Working Conditions for Temporary Workers

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Alan Johnson: I am not willing to give a categorical answer to that question. What I can say is that there is no provision to take the Commission to court until there is a proposal that has passed through all its channels. It cannot be challenged until there is something to challenge. We are certainly not at that stage. I say to the hon. Gentleman—he is almost becoming an hon. Friend as we see so much of each other—that the Recruitment and Employment Confederation, the body responsible for employment agencies, and the Confederation of British Industry agree that we need to exert influence in this round of discussion and consultation to ensure that we are not misrepresented and to argue our corner effectively.

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The Chairman: If there are no more questions, I call on the Minister to move the motion.

Motion made, and Question proposed,

    That the Committee takes note of European Union Document No. 7430/02, draft Directive of the European Parliament and of the Council on working conditions for temporary workers; and supports the Government's initial approach to negotiations.—[Alan Johnson.]

10.58 am

Mr. Hammond: The proposal from the European Union for a directive is a step too far, as the Minister knows. I am disappointed with what he has said this morning; I thought that I was coming here to make it clear that if the Government robustly maintained and defended their position in representations to the European Scrutiny Committee, they would enjoy the unstinting support of the Opposition. However, what has been said so far suggests that the Government, as they have done on many other occasions, have already caved in to the European Commission and have begun the process of constant retreat that is evident in many other directives. The Government initially take a sensible position and defend our national interest, only to find that the Commission and other member states are resolute in pushing forward. The Government then retreat.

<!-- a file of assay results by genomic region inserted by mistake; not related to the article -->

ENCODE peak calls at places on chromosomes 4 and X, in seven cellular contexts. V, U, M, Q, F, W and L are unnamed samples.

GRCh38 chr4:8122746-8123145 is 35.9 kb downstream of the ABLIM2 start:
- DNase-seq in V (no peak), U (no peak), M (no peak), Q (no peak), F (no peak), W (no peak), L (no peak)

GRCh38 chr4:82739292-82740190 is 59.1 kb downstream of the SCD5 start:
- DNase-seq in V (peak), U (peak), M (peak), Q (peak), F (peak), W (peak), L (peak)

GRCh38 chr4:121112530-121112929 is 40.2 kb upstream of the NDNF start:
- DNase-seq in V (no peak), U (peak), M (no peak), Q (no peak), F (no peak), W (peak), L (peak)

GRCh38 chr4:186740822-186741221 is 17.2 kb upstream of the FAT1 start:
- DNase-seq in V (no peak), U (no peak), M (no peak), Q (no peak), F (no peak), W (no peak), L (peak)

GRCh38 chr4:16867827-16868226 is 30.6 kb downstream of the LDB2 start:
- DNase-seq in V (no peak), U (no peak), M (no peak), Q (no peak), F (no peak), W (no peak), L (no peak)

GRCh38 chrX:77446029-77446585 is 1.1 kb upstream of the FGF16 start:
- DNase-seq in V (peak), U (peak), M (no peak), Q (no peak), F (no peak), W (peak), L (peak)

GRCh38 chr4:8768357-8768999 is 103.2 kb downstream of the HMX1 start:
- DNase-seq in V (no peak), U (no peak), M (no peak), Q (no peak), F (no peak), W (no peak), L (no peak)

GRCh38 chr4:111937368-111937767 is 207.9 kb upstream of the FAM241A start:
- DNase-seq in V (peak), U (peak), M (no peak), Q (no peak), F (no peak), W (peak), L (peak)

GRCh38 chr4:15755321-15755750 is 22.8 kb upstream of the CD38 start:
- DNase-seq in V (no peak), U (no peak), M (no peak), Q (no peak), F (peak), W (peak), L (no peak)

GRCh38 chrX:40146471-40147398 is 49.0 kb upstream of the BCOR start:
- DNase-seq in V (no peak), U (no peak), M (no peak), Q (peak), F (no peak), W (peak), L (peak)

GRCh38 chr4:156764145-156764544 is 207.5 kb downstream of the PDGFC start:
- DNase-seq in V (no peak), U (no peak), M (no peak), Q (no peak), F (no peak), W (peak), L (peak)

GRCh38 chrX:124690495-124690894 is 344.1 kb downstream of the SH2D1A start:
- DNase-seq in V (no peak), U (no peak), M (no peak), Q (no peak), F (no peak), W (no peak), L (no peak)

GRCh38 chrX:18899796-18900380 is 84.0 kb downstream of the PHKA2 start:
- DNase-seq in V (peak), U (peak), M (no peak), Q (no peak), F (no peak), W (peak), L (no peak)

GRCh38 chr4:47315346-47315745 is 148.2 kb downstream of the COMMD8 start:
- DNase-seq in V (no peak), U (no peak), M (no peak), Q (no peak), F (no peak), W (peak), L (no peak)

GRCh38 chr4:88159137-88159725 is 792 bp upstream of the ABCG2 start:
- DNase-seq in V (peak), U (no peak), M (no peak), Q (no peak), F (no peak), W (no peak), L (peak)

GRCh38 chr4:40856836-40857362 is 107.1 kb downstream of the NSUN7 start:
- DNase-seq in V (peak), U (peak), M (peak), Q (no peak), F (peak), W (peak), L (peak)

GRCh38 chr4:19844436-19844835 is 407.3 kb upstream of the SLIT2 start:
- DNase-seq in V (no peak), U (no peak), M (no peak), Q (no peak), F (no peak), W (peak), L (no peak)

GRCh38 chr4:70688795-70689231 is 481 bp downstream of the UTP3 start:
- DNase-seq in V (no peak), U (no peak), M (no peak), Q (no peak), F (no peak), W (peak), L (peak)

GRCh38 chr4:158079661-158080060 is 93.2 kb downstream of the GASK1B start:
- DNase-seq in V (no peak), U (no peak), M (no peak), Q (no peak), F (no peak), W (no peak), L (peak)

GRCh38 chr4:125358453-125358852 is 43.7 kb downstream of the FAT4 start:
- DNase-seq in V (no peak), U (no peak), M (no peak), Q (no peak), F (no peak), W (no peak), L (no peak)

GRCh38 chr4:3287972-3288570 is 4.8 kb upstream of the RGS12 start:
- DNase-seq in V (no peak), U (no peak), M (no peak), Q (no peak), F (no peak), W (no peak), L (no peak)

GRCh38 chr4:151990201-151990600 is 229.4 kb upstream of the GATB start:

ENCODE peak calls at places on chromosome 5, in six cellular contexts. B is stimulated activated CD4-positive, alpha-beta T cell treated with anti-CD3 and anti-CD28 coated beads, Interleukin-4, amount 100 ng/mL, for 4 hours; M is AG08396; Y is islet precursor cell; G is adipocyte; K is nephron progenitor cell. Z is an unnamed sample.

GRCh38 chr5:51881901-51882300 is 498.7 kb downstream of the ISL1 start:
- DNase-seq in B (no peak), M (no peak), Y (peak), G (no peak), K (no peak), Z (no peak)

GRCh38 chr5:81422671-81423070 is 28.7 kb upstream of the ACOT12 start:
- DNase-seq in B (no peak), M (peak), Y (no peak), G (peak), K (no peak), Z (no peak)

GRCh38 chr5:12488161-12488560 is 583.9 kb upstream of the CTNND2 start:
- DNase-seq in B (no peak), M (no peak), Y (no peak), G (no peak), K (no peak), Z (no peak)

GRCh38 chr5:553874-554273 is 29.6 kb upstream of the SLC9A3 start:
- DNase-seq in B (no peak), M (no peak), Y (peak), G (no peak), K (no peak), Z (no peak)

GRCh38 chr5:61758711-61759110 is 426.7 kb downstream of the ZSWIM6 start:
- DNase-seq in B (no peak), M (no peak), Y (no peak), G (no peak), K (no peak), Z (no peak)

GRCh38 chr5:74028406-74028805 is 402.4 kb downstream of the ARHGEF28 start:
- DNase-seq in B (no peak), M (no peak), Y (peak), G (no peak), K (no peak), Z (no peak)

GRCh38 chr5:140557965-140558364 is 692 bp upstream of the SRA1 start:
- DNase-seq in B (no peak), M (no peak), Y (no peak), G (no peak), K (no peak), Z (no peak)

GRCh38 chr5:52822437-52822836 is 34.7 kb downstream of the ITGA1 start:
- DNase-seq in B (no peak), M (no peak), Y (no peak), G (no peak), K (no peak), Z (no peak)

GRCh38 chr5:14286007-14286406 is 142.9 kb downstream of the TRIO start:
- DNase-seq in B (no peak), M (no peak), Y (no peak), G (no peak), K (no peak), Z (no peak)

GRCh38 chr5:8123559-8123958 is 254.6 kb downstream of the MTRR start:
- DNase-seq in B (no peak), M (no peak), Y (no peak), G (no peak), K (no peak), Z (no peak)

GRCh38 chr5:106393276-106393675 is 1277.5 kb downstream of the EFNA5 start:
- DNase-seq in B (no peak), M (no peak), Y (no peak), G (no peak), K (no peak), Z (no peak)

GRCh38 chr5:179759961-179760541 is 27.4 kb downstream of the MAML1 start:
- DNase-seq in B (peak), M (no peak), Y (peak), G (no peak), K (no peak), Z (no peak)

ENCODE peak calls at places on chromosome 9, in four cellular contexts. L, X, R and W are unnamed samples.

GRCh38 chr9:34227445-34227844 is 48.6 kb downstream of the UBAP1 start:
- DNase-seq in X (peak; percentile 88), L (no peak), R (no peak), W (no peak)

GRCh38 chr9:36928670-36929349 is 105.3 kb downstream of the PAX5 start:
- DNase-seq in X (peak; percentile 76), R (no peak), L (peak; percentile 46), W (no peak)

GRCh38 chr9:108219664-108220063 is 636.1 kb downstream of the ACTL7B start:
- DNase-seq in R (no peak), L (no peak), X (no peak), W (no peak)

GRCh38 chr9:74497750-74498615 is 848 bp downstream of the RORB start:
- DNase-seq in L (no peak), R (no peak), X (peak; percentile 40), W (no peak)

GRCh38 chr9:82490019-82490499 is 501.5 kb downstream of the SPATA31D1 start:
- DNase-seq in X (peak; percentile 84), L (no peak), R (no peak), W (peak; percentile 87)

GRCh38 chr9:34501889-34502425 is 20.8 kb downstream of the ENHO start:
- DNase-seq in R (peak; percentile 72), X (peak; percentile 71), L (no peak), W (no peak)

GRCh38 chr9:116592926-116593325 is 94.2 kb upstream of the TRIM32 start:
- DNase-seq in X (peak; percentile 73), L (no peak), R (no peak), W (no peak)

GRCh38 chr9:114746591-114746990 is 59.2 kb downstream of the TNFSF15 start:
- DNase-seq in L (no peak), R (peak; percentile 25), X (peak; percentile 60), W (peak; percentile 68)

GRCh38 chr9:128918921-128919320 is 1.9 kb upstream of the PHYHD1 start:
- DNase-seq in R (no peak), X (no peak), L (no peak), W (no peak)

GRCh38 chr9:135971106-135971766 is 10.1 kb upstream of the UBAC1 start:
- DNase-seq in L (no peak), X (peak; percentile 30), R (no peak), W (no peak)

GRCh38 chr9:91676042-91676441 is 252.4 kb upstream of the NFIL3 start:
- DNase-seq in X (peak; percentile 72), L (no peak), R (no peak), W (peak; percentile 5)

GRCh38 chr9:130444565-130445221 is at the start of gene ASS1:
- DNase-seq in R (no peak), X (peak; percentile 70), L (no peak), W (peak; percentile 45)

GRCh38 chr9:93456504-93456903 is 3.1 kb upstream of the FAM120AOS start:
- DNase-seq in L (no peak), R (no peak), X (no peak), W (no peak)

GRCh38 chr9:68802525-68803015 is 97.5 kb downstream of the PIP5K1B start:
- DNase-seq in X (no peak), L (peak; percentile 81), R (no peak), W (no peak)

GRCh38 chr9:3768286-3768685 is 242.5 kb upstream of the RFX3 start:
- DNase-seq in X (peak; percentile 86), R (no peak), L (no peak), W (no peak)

The Minister told the Scrutiny Committee that the issue of subsidiarity had to be dealt with, and that the protection of agency workers could be better dealt with by member states. I concur with that view for many reasons, not least because the UK temporary worker market is a very different scene from that in many other European countries.

Having taken that position, however, the Minister has retreated from it in the space of a few weeks. He has conceded that there will be a European directive and has said that the important thing now is to try to ''exert influence'' in the framing of it. Unfortunately, I have bad news for him: he has no influence to exert. If the Commission gets away with the argument that this matter should properly be dealt with by a European directive, the UK's national interest will be steamrollered in the process.

The Minister has no influence because the Government, unwisely, naively or for whatever reason, signed the social chapter. [Interruption.] The social chapter is extremely pertinent to the debate, because we would not be discussing the scope or otherwise of article 137 if the Government had not signed it. We would be debating whether the UK, in its own interest and the interests of protecting British workers, businesses and agencies, wanted to implement domestic legislation that gave the sort of protections that we are discussing.